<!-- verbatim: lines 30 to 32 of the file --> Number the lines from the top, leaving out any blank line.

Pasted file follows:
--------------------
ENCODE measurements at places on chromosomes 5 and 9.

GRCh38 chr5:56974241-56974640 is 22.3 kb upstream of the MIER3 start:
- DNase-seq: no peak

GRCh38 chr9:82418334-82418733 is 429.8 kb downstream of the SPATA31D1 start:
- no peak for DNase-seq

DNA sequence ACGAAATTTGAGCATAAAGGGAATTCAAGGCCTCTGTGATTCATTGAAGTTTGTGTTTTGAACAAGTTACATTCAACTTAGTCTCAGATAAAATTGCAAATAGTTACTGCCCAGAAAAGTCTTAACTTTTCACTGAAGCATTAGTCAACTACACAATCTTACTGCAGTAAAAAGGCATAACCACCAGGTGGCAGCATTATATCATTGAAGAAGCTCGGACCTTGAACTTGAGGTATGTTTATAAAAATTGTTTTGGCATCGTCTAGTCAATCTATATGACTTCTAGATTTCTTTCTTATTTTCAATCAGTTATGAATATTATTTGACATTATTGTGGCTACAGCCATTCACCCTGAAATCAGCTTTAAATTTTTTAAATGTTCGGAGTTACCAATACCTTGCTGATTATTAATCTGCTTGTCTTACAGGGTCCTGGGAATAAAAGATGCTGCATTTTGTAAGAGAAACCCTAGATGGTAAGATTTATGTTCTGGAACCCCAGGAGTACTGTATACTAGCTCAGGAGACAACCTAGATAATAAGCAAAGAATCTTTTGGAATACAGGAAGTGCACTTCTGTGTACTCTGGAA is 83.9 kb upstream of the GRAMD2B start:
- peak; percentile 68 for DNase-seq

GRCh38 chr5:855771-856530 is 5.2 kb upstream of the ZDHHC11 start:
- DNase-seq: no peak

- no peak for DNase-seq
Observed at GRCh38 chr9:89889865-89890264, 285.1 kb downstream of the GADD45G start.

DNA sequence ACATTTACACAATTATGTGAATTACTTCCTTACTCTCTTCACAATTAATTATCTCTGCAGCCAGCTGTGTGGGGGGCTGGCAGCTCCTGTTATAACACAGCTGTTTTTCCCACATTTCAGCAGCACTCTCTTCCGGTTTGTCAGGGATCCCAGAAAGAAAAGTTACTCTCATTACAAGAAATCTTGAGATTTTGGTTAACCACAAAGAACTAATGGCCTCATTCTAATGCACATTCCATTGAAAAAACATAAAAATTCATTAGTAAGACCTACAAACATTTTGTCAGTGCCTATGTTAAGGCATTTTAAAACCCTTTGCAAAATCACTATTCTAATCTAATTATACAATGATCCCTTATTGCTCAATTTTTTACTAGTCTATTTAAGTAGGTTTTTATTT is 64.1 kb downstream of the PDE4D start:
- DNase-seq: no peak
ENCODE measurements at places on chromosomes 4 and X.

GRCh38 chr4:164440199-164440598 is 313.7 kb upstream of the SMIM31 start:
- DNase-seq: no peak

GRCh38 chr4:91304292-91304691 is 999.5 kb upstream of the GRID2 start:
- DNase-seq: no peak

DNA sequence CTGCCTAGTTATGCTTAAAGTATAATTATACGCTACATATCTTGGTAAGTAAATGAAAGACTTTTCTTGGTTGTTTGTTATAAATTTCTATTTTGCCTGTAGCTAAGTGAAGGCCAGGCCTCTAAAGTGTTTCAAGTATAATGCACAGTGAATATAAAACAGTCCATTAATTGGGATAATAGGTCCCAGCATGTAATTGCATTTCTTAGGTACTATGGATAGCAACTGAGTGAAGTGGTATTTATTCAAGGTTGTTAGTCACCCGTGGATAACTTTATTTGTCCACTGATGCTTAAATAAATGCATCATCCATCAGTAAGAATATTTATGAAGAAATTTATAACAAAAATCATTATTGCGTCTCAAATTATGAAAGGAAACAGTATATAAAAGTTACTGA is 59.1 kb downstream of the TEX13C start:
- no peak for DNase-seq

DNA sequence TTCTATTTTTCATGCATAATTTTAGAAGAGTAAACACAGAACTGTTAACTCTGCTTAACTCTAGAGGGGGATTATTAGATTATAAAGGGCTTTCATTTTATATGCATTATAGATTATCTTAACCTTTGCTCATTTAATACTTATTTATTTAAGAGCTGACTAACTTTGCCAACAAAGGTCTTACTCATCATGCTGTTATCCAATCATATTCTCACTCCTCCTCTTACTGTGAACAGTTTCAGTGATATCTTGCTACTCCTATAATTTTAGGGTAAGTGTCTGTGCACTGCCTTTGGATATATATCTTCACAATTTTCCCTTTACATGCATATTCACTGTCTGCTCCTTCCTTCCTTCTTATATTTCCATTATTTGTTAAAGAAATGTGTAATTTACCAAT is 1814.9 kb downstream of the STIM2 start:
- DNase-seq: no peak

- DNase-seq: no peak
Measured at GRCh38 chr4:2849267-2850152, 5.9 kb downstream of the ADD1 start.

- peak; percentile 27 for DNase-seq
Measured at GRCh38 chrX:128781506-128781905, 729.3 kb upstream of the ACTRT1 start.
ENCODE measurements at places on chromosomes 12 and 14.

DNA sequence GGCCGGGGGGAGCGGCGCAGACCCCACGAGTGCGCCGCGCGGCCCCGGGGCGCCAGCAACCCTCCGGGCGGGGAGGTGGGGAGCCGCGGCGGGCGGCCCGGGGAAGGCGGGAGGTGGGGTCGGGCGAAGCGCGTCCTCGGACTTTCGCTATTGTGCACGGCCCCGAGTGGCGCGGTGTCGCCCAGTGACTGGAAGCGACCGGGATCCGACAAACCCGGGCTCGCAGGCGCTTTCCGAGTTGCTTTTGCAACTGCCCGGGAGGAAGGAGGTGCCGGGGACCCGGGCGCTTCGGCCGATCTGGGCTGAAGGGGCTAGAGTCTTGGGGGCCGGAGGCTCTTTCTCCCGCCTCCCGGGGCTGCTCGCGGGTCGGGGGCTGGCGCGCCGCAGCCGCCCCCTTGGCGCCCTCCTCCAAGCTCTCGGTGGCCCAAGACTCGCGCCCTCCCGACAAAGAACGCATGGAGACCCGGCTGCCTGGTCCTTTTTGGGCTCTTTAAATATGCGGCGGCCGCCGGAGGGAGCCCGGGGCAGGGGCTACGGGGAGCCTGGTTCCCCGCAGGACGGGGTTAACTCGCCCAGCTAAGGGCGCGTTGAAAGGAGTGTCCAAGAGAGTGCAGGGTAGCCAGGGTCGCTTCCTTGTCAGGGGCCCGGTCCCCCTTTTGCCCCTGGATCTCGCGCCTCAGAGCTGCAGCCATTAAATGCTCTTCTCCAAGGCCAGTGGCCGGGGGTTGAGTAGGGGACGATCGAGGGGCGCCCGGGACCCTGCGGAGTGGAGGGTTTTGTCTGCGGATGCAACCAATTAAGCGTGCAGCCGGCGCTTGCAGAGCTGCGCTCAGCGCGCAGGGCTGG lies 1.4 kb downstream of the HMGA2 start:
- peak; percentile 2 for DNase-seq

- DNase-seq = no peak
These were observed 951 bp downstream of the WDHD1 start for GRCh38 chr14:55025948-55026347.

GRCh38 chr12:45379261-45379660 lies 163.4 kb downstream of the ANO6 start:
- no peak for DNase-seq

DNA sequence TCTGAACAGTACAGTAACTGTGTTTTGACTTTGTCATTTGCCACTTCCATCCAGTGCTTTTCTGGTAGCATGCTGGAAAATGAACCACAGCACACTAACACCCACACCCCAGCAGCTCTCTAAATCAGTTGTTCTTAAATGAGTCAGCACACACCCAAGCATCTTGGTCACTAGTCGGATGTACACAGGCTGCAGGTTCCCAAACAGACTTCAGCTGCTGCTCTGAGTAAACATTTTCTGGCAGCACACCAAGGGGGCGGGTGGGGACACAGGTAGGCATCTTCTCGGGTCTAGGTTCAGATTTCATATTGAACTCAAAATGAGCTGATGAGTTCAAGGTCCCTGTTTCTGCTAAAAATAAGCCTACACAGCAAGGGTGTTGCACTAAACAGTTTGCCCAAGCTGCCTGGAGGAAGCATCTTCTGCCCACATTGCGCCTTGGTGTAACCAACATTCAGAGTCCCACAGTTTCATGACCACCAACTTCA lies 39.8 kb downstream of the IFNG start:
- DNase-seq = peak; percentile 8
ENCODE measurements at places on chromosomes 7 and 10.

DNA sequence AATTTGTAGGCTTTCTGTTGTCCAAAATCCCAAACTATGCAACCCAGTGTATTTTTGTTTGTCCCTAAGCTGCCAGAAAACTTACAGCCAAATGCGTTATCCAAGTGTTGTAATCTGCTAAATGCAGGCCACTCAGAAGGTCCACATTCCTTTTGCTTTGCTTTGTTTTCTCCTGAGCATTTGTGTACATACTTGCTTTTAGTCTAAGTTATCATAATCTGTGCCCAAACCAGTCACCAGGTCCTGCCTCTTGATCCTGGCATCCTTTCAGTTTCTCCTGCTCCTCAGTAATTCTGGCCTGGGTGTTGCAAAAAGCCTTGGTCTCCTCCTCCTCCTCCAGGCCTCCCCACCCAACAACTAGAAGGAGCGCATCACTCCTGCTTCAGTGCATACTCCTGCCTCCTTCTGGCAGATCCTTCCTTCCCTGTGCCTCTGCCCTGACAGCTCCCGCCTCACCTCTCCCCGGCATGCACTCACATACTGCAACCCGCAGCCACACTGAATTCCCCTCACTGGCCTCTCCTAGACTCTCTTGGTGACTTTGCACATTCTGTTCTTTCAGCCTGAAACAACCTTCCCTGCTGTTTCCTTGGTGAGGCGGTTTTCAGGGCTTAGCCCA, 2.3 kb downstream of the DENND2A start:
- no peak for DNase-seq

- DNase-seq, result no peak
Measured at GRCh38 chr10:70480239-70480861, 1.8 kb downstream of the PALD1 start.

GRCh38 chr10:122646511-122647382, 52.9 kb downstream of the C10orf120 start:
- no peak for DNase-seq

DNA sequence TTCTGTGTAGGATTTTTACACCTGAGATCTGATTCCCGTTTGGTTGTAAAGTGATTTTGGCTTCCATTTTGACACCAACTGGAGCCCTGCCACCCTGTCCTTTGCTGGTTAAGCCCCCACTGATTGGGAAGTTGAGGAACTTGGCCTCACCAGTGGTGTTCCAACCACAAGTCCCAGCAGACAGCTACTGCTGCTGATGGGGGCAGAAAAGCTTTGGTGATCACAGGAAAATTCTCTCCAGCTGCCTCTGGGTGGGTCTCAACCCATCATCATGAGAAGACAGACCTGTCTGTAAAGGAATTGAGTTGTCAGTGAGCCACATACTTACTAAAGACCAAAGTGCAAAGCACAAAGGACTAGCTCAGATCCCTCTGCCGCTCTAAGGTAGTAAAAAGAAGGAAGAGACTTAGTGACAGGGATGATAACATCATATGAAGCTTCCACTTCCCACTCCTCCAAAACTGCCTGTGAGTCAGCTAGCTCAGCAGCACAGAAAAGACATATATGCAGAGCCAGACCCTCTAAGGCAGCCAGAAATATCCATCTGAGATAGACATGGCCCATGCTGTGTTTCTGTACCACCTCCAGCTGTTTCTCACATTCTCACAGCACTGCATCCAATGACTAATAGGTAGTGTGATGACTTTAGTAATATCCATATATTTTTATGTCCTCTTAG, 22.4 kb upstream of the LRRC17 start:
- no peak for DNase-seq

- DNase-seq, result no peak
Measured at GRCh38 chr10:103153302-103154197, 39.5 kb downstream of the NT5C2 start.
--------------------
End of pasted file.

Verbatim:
- DNase-seq = no peak
These were observed 951 bp downstream of the WDHD1 start for GRCh38 chr14:55025948-55026347.

GRCh38 chr12:45379261-45379660 lies 163.4 kb downstream of the ANO6 start: